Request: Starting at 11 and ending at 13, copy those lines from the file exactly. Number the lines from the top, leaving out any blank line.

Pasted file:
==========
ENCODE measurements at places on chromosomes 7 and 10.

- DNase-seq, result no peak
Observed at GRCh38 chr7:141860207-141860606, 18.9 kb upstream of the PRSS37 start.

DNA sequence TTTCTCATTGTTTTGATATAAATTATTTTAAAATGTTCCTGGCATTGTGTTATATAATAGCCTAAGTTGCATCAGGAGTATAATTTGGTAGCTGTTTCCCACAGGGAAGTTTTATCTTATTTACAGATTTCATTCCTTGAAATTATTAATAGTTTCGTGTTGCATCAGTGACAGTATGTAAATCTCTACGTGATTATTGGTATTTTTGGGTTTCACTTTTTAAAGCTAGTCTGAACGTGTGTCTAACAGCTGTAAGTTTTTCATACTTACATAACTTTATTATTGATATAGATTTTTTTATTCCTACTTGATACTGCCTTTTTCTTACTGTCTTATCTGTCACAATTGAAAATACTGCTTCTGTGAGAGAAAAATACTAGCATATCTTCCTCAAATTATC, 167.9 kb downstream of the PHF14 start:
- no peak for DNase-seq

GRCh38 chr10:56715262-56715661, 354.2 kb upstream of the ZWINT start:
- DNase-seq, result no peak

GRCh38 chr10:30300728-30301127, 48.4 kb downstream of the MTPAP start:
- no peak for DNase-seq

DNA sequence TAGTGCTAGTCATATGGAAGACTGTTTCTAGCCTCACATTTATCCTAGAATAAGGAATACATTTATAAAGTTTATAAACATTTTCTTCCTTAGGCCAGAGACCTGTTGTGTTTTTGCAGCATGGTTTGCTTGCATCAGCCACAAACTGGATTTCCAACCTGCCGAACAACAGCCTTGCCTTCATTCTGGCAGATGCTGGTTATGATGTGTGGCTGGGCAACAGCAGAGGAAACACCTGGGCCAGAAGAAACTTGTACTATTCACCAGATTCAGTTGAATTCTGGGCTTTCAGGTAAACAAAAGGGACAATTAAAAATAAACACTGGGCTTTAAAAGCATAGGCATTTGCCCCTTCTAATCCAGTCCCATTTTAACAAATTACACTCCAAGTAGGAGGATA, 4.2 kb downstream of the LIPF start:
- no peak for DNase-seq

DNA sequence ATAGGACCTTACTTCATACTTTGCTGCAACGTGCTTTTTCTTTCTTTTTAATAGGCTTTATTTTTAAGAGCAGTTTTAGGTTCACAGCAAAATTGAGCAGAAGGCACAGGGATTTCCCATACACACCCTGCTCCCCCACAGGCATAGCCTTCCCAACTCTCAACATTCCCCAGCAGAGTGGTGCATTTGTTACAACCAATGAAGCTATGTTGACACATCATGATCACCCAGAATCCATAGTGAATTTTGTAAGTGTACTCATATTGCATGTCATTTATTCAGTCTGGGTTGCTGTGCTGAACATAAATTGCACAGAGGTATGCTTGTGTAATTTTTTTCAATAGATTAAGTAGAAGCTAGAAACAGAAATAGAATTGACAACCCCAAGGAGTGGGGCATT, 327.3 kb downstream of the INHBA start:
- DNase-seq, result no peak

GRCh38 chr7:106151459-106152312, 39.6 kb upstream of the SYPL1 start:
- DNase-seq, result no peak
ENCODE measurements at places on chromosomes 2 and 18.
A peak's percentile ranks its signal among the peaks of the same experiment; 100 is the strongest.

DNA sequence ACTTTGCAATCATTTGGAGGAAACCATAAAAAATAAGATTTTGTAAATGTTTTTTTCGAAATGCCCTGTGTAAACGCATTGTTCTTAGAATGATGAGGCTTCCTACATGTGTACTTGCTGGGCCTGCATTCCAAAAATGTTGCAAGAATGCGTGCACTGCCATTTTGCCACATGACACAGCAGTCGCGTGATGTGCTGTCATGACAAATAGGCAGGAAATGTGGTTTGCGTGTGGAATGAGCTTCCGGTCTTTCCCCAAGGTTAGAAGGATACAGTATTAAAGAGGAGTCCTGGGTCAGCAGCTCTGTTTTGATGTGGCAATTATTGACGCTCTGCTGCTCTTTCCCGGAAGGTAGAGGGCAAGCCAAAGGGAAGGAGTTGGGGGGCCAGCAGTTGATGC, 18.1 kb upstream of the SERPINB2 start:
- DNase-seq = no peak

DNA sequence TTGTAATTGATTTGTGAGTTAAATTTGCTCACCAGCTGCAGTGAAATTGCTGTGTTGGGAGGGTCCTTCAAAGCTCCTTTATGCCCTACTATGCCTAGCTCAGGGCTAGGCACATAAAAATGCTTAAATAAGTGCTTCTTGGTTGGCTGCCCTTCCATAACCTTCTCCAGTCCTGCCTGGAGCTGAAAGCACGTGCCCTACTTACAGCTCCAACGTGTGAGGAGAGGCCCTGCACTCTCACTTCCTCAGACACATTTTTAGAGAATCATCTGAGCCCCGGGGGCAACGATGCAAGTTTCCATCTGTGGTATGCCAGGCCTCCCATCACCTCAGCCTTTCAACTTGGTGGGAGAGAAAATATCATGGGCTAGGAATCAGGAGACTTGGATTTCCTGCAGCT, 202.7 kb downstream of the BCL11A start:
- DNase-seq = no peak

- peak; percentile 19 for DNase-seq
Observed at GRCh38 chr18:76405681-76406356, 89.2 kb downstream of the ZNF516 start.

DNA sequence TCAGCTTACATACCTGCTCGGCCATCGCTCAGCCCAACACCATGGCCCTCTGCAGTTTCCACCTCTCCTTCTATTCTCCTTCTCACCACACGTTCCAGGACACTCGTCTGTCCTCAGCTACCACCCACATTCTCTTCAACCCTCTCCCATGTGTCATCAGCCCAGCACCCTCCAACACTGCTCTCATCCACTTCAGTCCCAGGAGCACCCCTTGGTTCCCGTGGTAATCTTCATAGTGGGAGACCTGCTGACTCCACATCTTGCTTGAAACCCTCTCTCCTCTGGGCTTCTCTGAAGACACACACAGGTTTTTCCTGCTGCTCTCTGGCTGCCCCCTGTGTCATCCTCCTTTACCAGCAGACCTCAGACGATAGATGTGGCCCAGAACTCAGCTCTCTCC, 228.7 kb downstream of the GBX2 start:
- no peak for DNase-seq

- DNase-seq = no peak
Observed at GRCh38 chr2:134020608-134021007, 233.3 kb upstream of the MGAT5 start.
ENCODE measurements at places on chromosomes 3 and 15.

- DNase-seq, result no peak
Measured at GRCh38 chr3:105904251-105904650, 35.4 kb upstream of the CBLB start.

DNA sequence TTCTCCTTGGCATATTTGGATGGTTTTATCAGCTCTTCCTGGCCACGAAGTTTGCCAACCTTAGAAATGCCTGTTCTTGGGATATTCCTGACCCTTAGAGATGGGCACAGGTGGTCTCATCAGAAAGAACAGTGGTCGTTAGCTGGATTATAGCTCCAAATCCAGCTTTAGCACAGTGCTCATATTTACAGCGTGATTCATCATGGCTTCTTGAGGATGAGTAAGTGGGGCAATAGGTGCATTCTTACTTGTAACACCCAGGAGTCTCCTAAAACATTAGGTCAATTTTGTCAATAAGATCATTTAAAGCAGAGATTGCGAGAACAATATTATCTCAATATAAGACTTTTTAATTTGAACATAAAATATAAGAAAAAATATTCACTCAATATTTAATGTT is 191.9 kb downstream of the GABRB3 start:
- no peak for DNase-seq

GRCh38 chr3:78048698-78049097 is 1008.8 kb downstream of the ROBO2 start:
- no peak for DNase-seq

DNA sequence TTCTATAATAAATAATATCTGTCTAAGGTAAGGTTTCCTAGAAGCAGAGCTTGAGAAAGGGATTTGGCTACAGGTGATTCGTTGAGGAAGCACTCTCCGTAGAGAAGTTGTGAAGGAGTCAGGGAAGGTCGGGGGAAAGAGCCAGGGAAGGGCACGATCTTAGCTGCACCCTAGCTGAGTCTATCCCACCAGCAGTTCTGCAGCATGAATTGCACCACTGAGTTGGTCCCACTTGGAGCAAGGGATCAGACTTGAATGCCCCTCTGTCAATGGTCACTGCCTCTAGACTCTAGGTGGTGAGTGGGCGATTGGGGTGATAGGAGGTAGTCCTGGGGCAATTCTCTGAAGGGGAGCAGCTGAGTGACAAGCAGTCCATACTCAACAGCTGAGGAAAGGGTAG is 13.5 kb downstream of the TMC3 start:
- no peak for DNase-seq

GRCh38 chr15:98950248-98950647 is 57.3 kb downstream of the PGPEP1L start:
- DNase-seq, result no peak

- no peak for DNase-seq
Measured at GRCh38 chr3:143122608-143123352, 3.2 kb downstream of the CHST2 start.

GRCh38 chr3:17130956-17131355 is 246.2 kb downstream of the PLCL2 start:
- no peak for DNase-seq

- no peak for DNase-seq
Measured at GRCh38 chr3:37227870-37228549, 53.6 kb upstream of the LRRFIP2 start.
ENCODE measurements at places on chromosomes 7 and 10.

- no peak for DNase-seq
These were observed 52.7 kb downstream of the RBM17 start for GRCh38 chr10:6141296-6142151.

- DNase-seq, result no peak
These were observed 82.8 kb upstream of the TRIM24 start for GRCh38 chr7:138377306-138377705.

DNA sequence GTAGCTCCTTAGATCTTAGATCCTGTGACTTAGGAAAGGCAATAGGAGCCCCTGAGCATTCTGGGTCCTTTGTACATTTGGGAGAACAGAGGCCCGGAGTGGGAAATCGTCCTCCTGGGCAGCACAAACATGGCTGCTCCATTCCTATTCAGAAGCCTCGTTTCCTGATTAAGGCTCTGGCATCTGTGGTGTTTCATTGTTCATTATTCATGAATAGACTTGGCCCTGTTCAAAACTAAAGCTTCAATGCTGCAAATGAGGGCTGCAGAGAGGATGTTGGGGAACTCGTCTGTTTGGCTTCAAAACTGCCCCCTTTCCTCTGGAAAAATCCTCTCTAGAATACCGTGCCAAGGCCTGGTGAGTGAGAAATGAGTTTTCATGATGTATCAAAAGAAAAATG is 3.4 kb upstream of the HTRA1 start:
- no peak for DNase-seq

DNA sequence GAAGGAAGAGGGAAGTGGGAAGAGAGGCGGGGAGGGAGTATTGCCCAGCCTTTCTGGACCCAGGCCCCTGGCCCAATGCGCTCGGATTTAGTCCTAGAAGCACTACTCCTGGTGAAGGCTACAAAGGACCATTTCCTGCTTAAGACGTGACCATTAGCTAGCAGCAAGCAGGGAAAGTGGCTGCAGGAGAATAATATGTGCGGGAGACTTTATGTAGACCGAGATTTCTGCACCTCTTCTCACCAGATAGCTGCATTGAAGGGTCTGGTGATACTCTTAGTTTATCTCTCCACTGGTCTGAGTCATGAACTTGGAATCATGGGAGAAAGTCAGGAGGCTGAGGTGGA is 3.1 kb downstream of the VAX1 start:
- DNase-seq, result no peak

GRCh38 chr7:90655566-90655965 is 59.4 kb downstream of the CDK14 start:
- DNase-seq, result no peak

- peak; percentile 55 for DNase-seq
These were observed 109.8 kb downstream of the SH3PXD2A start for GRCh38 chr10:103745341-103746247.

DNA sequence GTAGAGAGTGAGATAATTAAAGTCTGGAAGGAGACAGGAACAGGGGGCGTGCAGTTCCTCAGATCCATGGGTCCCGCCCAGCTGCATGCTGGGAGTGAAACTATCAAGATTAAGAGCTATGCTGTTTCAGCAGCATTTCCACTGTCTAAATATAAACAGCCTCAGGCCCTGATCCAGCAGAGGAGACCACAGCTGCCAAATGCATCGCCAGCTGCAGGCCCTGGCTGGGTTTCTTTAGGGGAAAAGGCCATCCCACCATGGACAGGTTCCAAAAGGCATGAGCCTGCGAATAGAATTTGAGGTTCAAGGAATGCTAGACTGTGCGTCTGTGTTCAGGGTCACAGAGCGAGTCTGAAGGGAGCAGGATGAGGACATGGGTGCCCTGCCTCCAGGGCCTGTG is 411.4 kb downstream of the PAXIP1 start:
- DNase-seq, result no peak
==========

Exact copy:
- no peak for DNase-seq

DNA sequence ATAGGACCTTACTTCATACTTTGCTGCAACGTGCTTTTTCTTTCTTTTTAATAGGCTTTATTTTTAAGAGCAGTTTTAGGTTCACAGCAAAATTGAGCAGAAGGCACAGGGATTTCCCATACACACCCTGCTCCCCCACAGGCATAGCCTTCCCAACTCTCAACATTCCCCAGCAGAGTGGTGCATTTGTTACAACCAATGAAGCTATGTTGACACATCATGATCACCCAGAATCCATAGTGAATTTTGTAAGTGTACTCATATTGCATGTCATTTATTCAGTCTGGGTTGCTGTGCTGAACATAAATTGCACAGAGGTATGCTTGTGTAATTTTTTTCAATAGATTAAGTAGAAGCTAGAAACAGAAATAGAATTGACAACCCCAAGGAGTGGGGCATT, 327.3 kb downstream of the INHBA start:
- DNase-seq, result no peak